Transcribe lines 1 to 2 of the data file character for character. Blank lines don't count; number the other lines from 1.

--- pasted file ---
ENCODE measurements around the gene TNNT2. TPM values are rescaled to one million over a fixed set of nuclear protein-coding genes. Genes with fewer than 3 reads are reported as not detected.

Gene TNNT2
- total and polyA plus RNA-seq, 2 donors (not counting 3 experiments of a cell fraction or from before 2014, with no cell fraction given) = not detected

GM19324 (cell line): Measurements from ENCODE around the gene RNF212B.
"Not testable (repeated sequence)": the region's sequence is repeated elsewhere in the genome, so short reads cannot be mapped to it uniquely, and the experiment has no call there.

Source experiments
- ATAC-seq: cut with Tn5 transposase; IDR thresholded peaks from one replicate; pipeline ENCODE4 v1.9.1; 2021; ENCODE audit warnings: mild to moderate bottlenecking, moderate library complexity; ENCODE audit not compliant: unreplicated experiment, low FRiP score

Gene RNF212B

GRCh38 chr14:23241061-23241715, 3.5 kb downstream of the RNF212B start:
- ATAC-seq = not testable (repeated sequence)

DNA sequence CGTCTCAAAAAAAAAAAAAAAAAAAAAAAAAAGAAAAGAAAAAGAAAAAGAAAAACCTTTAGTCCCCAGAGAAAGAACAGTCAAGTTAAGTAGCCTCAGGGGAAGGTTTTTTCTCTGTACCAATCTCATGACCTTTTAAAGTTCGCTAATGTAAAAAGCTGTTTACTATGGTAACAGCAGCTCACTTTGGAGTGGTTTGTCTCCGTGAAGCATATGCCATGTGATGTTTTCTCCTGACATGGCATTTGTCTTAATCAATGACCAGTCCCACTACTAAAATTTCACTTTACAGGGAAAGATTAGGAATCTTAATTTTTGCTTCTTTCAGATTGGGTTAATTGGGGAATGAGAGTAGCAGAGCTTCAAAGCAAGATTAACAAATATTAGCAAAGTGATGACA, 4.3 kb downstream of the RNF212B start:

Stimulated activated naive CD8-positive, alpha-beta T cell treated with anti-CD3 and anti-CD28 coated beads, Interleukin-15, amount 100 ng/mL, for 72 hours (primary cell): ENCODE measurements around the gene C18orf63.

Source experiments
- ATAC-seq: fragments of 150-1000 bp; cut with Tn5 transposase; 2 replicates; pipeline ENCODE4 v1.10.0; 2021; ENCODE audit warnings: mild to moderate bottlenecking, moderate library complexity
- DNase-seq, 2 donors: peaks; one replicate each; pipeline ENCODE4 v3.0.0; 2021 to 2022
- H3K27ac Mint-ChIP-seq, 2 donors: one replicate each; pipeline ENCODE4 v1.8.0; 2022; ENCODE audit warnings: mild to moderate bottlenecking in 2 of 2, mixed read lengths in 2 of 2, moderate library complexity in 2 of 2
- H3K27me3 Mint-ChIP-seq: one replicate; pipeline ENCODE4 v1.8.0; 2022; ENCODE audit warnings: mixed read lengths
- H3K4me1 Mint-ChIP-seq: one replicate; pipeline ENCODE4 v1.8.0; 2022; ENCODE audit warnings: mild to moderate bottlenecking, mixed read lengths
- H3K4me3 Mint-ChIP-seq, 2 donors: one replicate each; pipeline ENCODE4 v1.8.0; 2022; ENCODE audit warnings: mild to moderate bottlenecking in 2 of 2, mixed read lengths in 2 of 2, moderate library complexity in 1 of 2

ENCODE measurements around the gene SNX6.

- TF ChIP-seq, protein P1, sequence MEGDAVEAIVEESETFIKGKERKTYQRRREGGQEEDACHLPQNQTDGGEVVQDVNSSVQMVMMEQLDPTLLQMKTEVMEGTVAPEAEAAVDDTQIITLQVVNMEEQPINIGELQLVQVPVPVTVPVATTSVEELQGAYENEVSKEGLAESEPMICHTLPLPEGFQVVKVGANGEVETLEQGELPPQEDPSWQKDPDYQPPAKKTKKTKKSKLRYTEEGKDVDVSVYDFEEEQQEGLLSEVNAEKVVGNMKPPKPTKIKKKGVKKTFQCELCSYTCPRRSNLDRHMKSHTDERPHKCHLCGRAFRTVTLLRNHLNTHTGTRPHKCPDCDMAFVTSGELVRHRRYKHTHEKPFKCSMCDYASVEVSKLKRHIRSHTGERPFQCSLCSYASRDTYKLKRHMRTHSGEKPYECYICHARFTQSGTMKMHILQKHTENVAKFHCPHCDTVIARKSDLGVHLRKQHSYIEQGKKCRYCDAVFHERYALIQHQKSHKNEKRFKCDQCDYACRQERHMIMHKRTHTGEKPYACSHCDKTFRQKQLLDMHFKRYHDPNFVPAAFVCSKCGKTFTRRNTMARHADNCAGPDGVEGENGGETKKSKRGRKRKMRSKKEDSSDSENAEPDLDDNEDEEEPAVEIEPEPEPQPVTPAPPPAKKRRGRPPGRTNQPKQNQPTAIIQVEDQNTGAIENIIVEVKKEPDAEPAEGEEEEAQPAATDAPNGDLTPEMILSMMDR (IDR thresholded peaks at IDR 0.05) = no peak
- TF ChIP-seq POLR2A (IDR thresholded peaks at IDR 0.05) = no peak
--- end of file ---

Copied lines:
ENCODE measurements around the gene TNNT2. TPM values are rescaled to one million over a fixed set of nuclear protein-coding genes. Genes with fewer than 3 reads are reported as not detected.

Gene TNNT2